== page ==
STEVE INSKEEP, Host:
NPR's Lourdes Garcia-Navarro sends us this portrait.
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LOURDES GARCIA: The head of this branch of the family is Rabbi Avraham Yeshayahu Kanievsky, he's the grandson of the leader of the Lithuanian branch of Haredi or Ultra- Orthodox Judaism. He'll be a hundred next year. Rabbi Avraham says he thinks his grandfather has at least 1500 living descendents.
AVRAHAM YESHAYAHU KANIEVSKY: (Through Translator) My grandfather had 11 children, and each of those had around 11 or 12 children, and the following generations did too. I don't know how many exactly there are. I don't know everybody, frankly.
GARCIA: He says there's no such thing as a small family gathering.
YESHAYAHU KANIEVSKY: (Through Translator) For a wedding, we basically, on average, would cater for 500 people, but usually it's thousands of people who show up.
GARCIA: Now in his mid 50's Rabbi Avraham was married at 19, his wife was 18. They had nine children. His wife, Hannah says having so many people of different ages in the family is wonderful.
HANNAH KANIEVSKY: (Through Translator) My oldest child is 33 and my youngest is 11. I have 16 grandchildren. My youngest child was born after my first grandchild was born. My last daughter is younger than my eldest grandchild.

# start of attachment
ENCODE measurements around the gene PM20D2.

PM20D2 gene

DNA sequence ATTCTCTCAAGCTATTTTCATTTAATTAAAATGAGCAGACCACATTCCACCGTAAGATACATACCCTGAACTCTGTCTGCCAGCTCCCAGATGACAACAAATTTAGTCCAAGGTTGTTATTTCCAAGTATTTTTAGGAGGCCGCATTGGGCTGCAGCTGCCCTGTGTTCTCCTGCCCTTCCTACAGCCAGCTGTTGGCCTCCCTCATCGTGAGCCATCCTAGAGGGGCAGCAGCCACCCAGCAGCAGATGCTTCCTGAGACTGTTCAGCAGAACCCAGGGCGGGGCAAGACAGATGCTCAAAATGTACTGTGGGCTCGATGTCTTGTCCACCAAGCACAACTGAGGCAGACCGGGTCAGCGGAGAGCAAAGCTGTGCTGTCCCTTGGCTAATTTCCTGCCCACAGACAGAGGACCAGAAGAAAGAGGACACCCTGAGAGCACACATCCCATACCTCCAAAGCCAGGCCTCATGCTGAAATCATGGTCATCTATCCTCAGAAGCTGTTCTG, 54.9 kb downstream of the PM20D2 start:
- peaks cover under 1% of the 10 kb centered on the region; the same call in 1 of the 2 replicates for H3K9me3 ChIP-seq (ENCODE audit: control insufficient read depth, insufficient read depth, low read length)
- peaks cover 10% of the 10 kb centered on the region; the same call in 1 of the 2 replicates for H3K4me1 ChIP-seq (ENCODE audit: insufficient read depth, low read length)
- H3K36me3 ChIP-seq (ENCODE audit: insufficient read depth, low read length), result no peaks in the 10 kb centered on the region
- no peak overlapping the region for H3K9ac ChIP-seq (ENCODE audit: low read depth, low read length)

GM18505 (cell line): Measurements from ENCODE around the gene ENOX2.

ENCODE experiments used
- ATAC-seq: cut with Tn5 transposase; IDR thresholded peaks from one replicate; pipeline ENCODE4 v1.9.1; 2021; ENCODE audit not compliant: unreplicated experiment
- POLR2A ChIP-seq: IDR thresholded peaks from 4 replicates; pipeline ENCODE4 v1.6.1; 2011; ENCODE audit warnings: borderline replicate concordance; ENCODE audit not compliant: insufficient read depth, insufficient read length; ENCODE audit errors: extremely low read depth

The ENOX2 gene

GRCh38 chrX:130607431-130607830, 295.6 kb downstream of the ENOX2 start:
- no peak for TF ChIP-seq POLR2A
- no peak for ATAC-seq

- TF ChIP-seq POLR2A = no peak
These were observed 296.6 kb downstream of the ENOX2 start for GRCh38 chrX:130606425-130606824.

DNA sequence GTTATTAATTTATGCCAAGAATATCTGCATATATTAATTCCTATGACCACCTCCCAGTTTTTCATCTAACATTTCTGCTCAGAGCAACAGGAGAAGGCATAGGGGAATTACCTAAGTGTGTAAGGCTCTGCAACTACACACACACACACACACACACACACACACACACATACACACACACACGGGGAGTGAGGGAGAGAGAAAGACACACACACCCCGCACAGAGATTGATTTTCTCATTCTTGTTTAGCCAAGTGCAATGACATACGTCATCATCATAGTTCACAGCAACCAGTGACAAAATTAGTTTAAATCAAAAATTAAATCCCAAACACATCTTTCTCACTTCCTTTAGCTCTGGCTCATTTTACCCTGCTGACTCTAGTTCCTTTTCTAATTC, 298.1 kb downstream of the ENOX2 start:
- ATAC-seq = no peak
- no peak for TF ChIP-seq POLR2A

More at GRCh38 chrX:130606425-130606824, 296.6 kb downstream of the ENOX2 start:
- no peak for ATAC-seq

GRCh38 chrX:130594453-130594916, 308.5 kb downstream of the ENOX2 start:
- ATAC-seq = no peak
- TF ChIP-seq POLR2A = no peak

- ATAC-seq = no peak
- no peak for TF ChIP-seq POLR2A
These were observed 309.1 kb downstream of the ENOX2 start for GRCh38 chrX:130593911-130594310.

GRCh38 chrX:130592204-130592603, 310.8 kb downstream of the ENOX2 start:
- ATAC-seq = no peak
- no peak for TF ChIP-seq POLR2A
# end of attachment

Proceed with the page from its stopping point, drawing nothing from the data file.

GARCIA: While the rabbi's extended is remarkably large, it's far from unusual in the ultra-Orthodox community.
YESHAYAHU KANIEVSKY: (Through Translator) Man was created by God to procreate. The Scriptures tell us we are here to be fruitful.
GARCIA: And it's not as much hassle as one would think, he says.
YESHAYAHU KANIEVSKY: (Through Translator) It's much easier having 10 children than having two. Because once you have five or six children, they can help each other and take care of each other. Shopping for bigger quantities cost less. It's nice to see how everyone helps each other out.
GARCIA: Tamar El-Or is an expert on the Orthodox community at Hebrew University in Jerusalem. Speaking by phone, she says the Haredi have large families for a number of reasons: religious, social and also historical.
TAMAR EL: After the Holocaust, of course, there was this sort of feeling that we have to fill up the gap and we have to fill the lines that are vacant.
GARCIA: She says the Israeli government also promotes large families.
EL: The government pays per head, pays for every child. If you have more than five children, if you have six children and up, you can more or less manage to live.
GARCIA: El-Or says now 52 percent of all elementary school children are either ultra-Orthodox or Arab-Israelis, who also tend to have large families.
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GARCIA: Back at Rabbi Avraham's house, he says his community has a different way of seeing the world.
YESHAYAHU KANIEVSKY: (Foreign language spoken)
GARCIA: Lourdes Garcia-Navarro, NPR News, Bene Beraq.
INSKEEP: This is NPR News.
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